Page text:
I am irate and upset because I'm getting shafted. Someone better do something now because I'm getting tired of it now. . . . I want to be with my daughters but the Postal Service is saying, "Fuck You!" . . . If something happens to these children, someone is going down the tubes. . . . I was a policeman in North Carolina and a weapons specialist in the Marine Corps. Why is everybody messing with me? They worry about shootings in the Post Office, they should worry about me if anything happens to my children because of the hurricane. Shit will hit the fan; this is not a threat but a promise.

About one-half hour later, Himelwright called the EAP Hotline again and left another lengthy message. He once again made threatening remarks and expressed his frustration about the Florence position as well as his concern that his children might be in danger. He then called his friend and Local Union President, Henry P. Dennis, Jr. Himelwright told Dennis:

Henry, I really blew it this time. I really blew it big time. My job's down the tubes. I just called the Postal Inspectors and spilled my guts. I told them everything from Bill Runkel to them screwing around with my transfer to North Carolina. I feel like coming in there and blowing everybody away. You don't have to worry, I don't want you.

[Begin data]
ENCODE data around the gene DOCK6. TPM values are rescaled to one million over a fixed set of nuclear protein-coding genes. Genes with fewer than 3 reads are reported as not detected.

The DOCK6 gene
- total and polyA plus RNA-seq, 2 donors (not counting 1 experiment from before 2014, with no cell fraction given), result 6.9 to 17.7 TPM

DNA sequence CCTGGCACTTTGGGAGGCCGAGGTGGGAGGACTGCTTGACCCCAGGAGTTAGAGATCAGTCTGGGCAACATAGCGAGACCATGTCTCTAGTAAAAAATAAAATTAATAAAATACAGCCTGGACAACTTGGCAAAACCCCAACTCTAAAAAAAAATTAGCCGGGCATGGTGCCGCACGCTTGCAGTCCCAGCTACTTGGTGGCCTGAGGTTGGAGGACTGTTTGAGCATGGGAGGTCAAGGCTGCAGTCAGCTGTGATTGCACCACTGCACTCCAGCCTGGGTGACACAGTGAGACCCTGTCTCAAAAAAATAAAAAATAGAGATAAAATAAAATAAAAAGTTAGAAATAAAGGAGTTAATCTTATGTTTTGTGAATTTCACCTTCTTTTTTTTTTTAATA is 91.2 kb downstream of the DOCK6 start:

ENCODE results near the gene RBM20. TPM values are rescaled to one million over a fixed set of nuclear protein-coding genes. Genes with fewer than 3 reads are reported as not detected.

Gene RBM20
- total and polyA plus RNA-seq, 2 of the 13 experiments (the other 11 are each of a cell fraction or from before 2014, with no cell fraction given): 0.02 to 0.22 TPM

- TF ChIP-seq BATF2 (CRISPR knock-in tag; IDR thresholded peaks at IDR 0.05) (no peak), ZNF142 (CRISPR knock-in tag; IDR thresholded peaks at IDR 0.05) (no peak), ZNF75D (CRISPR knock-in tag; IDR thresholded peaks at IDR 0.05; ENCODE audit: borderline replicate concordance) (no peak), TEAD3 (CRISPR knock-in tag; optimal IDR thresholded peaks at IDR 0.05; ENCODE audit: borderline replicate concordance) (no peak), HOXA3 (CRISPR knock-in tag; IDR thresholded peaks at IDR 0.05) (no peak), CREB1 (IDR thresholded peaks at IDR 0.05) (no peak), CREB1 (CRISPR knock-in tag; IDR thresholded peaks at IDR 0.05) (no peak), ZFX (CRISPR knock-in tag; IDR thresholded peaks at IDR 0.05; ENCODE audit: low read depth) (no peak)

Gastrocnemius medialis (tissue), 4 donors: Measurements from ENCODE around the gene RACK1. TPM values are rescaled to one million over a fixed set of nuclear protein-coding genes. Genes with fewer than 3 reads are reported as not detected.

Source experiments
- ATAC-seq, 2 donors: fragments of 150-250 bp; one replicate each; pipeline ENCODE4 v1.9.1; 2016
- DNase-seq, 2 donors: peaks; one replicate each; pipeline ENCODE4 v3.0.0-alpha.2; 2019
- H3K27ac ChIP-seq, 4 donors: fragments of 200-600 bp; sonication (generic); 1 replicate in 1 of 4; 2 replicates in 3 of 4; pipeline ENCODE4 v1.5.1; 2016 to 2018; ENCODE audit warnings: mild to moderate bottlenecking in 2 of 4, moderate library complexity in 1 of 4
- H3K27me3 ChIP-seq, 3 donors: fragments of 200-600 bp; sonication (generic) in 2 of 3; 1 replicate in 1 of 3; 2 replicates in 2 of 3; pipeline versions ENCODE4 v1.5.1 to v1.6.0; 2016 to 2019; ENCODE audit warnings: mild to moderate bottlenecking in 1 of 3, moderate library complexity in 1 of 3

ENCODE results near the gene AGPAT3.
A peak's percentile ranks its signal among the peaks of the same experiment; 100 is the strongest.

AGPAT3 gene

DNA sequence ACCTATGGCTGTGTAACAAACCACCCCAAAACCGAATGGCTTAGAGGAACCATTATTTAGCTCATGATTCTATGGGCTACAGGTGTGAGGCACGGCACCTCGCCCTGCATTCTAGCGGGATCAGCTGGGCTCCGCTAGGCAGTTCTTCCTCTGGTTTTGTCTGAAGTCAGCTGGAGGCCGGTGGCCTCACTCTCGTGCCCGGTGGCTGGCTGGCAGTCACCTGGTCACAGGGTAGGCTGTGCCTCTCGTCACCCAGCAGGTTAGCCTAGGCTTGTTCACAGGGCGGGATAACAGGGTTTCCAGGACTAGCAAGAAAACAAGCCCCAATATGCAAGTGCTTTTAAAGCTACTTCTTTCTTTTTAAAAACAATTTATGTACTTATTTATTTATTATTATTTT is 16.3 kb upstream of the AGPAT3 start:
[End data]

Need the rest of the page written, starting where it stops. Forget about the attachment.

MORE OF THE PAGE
Dennis called the York Post Office receptionist and warned her that if Himelwright were to appear at the Post Office, she should call 911.

The next day, a group of Postal Inspectors gathered at the York Post Office. They contacted Himelwright and asked him to come into the Post Office to be questioned. Himelwright refused. Later that day, the inspectors went to his home accompanied by a uniformed police officer. After he executed a written waiver of his Miranda rights, the inspectors asked Himelwright whether he owned any firearms. He produced two weapons -- a .38 caliber Smith and Wesson revolver and a Thompson-Center Contender pistol. The inspectors confiscated the weapons and asked Himelwright if he had placed any calls to the EAP and Crimes hotlines the night before. Himelwright admitted placing the calls, but denied making any threats. He also told the inspectors that he had made the calls after consuming alcohol and taking the drug diazepam. His arrest and indictment on the charges mentioned above followed.